Ethiopian Prime Minister Abiy Ahmed said Tuesday military operations in the northern Tigray region would enter a "final" phase, as global pressure mounted to bring the two-week-old conflict to a swift end.
Fresh air strikes hit the regional capital of Mekele on Monday as East African leaders called for an end to the conflict and for dialogue, which Ethiopia has so far resisted.
Abiy, last year's Nobel Peace Prize winner, announced a military campaign in the dissident region on November 4, saying it came in response to attacks by local ruling party, the Tigray People's Liberation Front (TPLF), on federal military camps.
The fighting has left hundreds dead and prompted around 25,000 Ethiopians to flee across the border into Sudan, with many more refugees expected.
On Friday Abiy declared the TPLF was "in the final throes of death" and gave troops in the region three days to "rise up" and side with the national army.
In a Facebook post Tuesday morning, he said their time was up.
"The three-day deadline for the Tigray regional special forces and militia to hand themselves over to national defence forces instead of being a tool for the greedy junta has expired. Those Tigray special forces and militia who used the three-day deadline are appreciated," he said.
"Since the deadline has been completed, in the coming days the final law enforcement activities will be done."
A communications blackout in Tigray has made it difficult to assess how the fighting is going.
Federal forces claim to control Tigray's western zone, where fighting has been heavy, and over the weekend said they had seized the town of Alamata, 180 kilometres (110 miles) south of the regional capital, Mekele.
But Tigrayan leader Debretsion Gebremichael told AFP Tuesday that "the government and people of Tigray" would hold their ground.
"This campaign cannot be finished. As long as the army of the invaders is in our land, the fight will continue. They cannot keep us silent by military force," he said.
Abiy has resisted calls by world leaders to cease hostilities and accept mediation.
On Monday, his deputy prime minister Demeke Mekonnen flew to Uganda and then to Kenya to meet with the presidents of the regional heavyweights.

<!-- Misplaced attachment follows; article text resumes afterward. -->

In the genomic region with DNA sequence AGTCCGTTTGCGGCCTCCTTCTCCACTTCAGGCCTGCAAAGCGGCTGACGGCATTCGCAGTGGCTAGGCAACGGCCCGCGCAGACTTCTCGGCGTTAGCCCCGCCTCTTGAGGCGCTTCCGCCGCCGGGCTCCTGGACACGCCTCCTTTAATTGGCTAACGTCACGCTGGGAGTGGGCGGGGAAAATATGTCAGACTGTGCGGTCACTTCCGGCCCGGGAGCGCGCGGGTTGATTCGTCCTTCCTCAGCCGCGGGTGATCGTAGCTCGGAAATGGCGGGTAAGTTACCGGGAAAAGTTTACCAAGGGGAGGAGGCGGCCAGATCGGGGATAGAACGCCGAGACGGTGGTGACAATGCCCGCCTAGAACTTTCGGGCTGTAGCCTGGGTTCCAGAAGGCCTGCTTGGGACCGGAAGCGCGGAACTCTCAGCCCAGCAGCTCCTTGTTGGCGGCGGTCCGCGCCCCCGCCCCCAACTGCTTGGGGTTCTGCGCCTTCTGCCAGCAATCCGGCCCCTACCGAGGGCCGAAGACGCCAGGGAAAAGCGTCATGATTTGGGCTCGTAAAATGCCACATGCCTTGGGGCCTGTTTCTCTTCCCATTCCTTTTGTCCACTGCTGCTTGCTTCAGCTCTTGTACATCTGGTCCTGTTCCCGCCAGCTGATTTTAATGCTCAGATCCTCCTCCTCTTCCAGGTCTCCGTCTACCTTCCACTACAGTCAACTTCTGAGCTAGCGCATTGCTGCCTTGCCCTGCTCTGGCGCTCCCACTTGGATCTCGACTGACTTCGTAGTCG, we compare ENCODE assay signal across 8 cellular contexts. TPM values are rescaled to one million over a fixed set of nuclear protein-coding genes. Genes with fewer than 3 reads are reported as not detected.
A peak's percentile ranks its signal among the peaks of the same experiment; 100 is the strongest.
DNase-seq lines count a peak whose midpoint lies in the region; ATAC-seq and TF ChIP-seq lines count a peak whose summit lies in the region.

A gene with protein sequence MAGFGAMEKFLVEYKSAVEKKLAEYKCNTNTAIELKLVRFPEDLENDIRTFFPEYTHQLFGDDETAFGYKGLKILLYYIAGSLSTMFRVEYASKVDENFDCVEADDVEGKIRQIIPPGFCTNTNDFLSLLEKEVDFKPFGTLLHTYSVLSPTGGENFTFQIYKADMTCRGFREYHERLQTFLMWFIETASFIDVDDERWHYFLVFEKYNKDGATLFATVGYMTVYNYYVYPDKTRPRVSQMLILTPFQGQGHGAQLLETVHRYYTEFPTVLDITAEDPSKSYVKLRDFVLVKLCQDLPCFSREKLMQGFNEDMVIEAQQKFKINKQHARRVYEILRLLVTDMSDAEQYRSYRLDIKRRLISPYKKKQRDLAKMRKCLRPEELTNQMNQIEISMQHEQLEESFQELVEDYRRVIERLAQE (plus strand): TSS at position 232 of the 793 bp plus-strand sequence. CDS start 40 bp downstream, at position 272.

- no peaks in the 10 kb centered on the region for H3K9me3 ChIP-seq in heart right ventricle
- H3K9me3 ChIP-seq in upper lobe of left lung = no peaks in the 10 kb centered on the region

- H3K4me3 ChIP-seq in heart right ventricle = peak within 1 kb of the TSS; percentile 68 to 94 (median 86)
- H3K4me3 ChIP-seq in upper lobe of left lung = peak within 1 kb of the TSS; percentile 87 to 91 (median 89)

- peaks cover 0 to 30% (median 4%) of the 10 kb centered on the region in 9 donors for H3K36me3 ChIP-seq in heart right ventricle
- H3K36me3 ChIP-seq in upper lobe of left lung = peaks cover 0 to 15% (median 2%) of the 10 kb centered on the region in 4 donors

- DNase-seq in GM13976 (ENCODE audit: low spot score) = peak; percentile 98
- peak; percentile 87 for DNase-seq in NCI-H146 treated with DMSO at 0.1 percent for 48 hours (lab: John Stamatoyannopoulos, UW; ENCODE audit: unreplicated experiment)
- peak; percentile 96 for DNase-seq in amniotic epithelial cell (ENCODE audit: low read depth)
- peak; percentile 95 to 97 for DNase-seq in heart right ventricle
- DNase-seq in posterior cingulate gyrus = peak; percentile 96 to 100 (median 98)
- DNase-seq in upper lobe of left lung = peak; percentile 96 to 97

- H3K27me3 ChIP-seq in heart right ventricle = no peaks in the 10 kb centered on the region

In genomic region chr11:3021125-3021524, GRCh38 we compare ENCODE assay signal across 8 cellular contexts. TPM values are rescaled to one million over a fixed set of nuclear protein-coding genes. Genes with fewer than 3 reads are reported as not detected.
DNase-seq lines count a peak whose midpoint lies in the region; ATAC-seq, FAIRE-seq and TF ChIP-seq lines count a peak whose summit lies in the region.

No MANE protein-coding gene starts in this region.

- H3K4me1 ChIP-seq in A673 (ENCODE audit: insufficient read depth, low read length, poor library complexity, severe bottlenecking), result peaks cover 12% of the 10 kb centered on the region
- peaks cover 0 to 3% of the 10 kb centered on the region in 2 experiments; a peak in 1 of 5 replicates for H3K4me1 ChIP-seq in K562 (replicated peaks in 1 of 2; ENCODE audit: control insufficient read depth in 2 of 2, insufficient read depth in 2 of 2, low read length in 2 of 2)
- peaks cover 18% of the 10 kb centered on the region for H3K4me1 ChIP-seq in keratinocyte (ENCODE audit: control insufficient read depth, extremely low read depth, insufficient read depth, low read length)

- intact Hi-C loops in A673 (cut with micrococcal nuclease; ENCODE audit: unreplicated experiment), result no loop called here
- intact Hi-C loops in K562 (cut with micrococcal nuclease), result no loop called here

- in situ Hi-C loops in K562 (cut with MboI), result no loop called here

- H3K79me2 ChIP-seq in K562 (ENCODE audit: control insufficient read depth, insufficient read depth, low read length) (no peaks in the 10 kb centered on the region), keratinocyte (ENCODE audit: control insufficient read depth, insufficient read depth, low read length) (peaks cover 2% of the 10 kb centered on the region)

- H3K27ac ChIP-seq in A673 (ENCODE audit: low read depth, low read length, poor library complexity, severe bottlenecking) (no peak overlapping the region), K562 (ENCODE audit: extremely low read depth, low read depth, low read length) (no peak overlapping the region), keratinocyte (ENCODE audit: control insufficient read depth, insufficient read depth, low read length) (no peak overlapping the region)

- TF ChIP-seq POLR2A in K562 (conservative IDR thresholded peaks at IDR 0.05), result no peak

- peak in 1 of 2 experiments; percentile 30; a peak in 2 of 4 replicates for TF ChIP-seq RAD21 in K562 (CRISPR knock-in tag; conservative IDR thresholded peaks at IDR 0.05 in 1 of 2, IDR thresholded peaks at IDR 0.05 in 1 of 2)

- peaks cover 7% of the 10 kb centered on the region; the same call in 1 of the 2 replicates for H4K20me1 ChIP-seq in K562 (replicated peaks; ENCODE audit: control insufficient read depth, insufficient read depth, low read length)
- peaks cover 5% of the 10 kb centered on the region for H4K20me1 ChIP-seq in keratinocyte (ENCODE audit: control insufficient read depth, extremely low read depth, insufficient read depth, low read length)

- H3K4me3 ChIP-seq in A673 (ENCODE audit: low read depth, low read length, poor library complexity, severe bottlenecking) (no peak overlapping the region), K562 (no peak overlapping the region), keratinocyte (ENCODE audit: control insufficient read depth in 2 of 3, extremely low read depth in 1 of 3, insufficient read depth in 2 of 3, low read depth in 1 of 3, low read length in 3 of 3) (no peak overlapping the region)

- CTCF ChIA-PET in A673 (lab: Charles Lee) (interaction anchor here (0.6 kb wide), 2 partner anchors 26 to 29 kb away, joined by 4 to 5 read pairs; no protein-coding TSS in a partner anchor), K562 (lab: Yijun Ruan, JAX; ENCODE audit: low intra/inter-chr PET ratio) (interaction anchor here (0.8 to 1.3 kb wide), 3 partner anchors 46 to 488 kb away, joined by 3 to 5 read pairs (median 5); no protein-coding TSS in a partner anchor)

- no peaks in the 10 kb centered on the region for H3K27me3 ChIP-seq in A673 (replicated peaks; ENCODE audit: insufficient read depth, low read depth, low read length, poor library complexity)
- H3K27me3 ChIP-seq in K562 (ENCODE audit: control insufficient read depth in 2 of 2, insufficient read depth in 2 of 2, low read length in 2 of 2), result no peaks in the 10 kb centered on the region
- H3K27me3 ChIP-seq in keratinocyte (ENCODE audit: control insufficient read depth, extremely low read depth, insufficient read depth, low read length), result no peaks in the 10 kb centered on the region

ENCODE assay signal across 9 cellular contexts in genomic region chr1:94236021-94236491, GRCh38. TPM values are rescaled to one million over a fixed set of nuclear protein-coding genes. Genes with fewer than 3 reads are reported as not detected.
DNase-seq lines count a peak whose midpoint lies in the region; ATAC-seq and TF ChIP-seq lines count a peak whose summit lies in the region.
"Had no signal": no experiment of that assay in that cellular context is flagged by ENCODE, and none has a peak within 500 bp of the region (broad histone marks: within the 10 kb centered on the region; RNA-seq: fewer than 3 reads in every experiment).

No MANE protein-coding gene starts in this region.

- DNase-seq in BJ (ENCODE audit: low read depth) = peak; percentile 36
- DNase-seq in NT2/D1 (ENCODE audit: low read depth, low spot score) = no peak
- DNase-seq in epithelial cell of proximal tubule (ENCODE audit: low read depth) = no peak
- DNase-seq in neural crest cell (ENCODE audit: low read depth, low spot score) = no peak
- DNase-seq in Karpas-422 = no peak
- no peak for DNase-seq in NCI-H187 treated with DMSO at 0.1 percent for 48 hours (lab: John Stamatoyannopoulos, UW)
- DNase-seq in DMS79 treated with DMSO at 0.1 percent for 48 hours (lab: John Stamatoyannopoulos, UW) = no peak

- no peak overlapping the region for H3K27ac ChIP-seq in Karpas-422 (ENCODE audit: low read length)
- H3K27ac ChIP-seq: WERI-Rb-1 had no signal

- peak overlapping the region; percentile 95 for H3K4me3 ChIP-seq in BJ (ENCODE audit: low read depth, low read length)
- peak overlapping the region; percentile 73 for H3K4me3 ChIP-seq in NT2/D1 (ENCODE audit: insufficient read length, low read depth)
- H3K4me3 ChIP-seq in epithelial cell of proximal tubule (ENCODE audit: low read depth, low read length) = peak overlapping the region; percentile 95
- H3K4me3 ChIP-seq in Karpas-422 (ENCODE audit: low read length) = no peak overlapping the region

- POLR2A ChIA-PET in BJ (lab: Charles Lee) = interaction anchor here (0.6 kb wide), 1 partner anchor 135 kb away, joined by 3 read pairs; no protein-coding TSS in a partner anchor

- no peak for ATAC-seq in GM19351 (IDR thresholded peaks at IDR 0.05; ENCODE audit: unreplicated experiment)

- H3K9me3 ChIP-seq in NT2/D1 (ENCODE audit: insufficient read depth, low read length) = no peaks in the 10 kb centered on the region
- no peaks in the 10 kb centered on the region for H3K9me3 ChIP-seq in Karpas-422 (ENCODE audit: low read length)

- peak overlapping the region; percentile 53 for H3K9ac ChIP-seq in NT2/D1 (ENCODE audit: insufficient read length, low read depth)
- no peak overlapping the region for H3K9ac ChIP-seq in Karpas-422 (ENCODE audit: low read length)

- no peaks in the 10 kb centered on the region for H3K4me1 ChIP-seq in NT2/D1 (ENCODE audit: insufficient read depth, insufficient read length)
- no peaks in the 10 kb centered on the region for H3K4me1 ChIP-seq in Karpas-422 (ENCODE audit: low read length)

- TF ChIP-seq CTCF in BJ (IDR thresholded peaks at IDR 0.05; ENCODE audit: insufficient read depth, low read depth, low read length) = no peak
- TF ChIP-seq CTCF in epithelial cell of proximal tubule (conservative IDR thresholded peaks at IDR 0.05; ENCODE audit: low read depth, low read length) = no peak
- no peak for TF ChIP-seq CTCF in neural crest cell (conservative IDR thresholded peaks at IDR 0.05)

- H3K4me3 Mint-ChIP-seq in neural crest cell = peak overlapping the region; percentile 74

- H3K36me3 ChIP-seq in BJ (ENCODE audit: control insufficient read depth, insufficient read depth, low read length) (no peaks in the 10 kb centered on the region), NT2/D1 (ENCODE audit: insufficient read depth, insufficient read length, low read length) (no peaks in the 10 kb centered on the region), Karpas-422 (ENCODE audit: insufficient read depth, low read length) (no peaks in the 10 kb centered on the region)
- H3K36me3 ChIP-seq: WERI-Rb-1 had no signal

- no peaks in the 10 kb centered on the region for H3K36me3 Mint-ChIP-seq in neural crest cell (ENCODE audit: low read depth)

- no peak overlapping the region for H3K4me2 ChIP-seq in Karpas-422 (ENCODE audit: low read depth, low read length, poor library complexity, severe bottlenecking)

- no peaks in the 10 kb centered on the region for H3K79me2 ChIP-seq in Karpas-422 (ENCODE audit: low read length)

"A war in Ethiopia would give the entire continent a bad image," Ugandan President Yoweri Museveni wrote on Twitter after meeting Demeke.
"There should be negotiations and the conflict stopped, lest it leads to unnecessary loss of lives and cripples the economy."
But Museveni later deleted the tweet, and an Ethiopian official said Demeke made clear negotiations were not an immediate possibility.
Kenya's President Uhuru Kenyatta later called for a "peaceful" resolution of the crisis.
Abiy's government has said there can be no mediation until Tigray's leaders have been disarmed and brought to court.
The TPLF dominated Ethiopian politics for three decades before Abiy came to power in 2018, and a bitter feud has grown as they have been sidelined from politics, becoming ever more defiant towards the central government.
- Spreading conflict -
A government statement on Tuesday said the army had carried out "precision led and surgical air operations outside of Mekele city based on information received of specific critical TPLF targets."
Debretsion said there were civilian casualties, which the government denied.
A resident of Mekele told AFP there was a low-flying warplane over the city Monday that was "very scary, very loud" and that at least one civilian died in a strike not far from a university campus.
Details on the strike and any casualties could not be verified.
In recent days the TPLF has fired rockets on airports in Ethiopia's Amhara region, south of Tigray, and in the capital of neighbouring Eritrea.
The TPLF accuses Ethiopia of enlisting Eritrean soldiers in the fight, which Ethiopia denies.
The strikes on Asmara in particular have reinforced fears Ethiopia's conflict could draw in the wider Horn of Africa region.
The Nobel Committee, which awarded its prestigious peace prize to Abiy for his efforts to heal divisions with Eritrea, said late Monday it was "deeply concerned".